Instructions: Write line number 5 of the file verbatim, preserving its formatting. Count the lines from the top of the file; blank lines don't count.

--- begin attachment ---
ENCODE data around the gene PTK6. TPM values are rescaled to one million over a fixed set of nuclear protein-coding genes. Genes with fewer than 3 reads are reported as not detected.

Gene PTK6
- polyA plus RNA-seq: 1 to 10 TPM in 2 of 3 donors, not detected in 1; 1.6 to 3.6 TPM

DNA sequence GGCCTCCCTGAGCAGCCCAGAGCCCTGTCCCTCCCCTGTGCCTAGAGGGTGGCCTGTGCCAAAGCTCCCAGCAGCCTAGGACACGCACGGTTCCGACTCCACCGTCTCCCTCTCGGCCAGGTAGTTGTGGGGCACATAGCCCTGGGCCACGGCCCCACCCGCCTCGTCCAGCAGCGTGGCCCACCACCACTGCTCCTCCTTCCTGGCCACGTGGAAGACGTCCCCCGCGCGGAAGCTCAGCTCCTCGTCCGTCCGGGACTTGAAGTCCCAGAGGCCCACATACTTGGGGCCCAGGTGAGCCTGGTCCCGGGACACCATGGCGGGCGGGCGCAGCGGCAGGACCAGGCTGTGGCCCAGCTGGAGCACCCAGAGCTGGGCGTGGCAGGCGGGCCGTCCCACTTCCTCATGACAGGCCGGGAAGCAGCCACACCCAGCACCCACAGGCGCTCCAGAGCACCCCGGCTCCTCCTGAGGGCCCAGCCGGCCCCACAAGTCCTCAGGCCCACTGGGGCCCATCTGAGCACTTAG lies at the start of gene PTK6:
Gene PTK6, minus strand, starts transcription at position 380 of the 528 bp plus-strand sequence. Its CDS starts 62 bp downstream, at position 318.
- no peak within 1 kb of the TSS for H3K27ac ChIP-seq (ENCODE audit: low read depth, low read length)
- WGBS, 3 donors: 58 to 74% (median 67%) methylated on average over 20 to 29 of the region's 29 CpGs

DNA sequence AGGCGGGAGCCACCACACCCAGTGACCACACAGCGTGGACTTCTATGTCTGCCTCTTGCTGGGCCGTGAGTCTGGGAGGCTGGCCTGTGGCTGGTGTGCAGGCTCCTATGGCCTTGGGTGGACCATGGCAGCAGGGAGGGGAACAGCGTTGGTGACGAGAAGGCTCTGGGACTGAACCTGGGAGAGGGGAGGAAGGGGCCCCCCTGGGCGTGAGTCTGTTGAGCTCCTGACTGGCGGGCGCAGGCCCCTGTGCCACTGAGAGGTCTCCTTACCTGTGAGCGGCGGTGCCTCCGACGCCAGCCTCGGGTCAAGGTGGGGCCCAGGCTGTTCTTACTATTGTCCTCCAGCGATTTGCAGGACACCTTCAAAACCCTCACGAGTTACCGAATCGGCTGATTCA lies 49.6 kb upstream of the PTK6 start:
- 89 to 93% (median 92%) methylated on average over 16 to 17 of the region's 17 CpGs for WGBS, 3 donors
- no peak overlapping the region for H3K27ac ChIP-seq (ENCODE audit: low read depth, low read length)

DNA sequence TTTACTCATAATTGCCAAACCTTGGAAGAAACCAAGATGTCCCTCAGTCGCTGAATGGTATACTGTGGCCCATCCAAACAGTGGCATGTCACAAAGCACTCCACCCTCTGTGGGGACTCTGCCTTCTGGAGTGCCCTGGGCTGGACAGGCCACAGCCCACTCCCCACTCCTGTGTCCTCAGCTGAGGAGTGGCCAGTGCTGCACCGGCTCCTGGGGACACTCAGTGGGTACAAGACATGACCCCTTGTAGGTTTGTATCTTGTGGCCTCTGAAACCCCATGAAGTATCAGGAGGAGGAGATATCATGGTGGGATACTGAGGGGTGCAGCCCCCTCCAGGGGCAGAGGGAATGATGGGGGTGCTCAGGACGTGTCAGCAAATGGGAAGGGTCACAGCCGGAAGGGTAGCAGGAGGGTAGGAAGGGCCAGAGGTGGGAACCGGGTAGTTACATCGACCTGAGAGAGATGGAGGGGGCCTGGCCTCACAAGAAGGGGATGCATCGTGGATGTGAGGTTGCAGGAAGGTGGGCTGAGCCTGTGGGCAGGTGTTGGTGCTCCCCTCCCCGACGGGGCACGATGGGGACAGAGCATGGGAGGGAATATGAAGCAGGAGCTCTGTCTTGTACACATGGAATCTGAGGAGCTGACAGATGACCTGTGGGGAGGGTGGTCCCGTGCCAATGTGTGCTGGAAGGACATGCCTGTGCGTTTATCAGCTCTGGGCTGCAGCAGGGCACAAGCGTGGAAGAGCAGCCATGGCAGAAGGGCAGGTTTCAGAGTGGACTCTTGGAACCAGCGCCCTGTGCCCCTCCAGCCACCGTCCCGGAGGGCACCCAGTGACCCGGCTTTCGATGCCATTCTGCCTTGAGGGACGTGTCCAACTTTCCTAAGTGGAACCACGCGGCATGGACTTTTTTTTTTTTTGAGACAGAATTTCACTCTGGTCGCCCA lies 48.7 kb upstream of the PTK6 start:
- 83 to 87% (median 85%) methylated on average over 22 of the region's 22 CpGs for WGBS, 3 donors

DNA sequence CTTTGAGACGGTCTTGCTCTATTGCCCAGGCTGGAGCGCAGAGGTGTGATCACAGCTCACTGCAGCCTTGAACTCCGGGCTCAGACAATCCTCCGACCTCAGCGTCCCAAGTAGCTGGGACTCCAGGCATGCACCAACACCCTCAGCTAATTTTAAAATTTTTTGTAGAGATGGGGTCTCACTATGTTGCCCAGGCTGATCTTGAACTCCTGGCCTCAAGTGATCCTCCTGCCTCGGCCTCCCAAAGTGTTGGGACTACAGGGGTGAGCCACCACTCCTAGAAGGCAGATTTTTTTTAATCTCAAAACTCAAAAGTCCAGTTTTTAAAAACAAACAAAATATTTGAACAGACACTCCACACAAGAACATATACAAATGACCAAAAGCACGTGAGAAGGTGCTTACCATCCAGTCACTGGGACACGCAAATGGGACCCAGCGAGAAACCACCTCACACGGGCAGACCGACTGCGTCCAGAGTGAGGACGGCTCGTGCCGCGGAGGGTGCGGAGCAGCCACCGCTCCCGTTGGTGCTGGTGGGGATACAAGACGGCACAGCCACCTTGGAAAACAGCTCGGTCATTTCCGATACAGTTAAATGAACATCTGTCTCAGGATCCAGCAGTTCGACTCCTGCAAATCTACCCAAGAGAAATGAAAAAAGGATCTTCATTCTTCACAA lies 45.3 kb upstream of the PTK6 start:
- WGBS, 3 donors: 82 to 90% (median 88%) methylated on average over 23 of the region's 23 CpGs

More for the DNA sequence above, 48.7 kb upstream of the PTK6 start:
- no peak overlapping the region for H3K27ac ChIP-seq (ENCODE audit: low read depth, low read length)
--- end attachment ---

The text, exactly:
Gene PTK6, minus strand, starts transcription at position 380 of the 528 bp plus-strand sequence. Its CDS starts 62 bp downstream, at position 318.